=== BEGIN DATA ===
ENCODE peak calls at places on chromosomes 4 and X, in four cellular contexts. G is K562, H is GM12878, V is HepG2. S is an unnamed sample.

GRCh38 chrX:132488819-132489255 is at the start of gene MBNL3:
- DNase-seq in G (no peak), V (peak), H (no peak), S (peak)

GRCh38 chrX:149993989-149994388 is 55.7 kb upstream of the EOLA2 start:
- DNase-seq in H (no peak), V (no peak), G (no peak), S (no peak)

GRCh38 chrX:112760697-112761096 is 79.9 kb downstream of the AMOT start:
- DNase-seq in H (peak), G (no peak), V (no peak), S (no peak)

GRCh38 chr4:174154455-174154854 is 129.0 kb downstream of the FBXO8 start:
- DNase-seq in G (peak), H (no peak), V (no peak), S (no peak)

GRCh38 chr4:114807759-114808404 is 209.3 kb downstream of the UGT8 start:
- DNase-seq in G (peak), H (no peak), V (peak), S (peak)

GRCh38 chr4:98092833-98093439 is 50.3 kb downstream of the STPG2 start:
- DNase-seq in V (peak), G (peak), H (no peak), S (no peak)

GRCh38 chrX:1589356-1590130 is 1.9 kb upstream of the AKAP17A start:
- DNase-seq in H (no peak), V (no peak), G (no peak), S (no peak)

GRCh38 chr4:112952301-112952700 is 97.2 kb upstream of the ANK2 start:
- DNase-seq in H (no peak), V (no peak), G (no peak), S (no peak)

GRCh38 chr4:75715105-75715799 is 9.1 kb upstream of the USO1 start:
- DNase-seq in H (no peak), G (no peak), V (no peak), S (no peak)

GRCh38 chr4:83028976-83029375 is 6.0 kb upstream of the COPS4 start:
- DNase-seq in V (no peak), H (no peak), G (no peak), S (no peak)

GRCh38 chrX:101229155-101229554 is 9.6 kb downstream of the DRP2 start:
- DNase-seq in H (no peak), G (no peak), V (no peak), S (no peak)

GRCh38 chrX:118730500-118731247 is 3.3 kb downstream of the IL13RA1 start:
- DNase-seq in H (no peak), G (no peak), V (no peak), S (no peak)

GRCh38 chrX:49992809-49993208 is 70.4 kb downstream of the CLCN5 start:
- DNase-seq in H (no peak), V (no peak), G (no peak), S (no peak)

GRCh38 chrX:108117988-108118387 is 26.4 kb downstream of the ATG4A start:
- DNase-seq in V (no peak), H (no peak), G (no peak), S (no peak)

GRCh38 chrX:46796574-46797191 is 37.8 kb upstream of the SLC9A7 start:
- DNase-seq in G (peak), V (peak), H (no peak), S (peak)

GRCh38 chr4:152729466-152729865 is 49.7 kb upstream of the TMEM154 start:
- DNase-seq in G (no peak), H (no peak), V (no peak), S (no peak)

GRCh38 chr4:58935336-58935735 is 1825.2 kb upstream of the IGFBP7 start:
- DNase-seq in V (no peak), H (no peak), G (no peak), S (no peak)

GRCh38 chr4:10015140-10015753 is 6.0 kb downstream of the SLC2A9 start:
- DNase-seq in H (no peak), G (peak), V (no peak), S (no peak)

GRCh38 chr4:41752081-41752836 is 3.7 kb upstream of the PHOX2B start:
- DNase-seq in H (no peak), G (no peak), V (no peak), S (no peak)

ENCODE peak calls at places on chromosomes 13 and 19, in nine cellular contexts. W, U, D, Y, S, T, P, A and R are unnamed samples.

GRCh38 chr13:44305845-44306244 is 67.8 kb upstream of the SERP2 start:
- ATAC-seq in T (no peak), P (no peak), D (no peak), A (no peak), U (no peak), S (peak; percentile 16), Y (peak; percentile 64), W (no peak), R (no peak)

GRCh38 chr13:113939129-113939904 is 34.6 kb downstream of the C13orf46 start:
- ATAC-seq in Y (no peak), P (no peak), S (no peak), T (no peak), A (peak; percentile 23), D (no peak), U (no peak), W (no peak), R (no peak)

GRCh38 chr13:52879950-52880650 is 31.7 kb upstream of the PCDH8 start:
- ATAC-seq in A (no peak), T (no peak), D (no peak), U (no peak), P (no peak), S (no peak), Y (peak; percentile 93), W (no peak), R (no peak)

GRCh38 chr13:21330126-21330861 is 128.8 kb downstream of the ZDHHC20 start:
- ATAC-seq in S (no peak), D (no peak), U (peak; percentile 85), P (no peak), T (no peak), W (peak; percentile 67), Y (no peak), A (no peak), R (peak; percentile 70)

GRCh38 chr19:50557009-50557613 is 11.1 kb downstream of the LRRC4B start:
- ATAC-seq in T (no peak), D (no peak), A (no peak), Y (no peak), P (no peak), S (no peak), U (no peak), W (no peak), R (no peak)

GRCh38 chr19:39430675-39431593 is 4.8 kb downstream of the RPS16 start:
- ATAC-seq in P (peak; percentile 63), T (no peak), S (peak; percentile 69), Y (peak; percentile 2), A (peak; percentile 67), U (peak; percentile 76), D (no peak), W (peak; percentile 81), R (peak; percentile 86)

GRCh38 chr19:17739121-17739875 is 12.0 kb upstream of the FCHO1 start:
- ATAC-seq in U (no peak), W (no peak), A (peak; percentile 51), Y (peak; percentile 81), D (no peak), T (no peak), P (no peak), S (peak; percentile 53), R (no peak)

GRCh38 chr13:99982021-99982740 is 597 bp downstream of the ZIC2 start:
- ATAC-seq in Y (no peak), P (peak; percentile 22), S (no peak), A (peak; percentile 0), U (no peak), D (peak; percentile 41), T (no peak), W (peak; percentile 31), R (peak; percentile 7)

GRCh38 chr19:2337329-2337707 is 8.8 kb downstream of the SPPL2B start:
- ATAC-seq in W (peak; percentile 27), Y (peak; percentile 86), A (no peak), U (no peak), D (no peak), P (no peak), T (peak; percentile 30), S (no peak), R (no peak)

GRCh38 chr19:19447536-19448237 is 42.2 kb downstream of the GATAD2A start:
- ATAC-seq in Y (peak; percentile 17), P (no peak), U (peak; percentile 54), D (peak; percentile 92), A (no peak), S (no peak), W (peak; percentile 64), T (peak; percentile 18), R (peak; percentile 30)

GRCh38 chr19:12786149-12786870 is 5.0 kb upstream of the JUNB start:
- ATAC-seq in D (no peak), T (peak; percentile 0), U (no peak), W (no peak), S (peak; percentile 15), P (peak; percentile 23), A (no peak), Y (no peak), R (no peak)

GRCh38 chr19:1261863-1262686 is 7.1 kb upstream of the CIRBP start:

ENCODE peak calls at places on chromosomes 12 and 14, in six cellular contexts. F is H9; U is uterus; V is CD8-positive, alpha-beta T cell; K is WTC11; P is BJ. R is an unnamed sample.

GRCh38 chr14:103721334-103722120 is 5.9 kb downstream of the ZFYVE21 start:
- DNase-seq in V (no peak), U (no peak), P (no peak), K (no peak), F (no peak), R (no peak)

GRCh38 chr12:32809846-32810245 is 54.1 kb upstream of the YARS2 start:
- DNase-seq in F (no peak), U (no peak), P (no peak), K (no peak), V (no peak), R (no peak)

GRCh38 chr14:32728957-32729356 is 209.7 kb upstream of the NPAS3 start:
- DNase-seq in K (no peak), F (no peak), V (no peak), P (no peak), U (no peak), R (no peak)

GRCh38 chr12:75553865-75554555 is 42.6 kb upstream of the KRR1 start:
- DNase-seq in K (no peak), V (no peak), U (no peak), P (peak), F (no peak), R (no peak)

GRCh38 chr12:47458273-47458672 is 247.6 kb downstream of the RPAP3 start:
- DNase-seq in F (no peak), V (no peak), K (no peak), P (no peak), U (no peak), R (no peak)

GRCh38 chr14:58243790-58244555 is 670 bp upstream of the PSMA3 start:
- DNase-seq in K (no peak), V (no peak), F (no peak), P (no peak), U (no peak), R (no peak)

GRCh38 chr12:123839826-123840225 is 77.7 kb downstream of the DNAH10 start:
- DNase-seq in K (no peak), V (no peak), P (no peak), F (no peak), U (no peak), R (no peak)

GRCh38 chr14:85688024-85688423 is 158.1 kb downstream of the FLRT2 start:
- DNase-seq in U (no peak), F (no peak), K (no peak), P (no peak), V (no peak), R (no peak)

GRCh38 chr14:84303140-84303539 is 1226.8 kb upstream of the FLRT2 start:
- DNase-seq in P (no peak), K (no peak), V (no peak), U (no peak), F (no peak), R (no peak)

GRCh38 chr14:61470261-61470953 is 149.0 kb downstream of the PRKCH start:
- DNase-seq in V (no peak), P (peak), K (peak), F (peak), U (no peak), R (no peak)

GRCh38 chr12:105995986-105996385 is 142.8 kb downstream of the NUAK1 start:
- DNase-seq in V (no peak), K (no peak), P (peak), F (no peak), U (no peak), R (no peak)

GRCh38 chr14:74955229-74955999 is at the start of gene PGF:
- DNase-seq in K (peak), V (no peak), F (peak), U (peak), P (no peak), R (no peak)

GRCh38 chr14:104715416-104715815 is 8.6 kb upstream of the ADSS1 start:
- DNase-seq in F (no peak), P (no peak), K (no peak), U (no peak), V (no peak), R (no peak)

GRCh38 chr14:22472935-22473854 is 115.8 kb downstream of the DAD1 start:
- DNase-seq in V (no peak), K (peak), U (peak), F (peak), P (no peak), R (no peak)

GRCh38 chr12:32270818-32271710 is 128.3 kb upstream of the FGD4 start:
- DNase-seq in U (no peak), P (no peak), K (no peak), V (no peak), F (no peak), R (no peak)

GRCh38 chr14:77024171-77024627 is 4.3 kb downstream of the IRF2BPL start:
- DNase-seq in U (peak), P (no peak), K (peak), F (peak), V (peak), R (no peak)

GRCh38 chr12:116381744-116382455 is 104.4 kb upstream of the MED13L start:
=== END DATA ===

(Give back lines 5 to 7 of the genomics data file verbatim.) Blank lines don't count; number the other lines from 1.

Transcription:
- DNase-seq in H (no peak), V (no peak), G (no peak), S (no peak)

GRCh38 chrX:112760697-112761096 is 79.9 kb downstream of the AMOT start:
- DNase-seq in H (peak), G (no peak), V (no peak), S (no peak)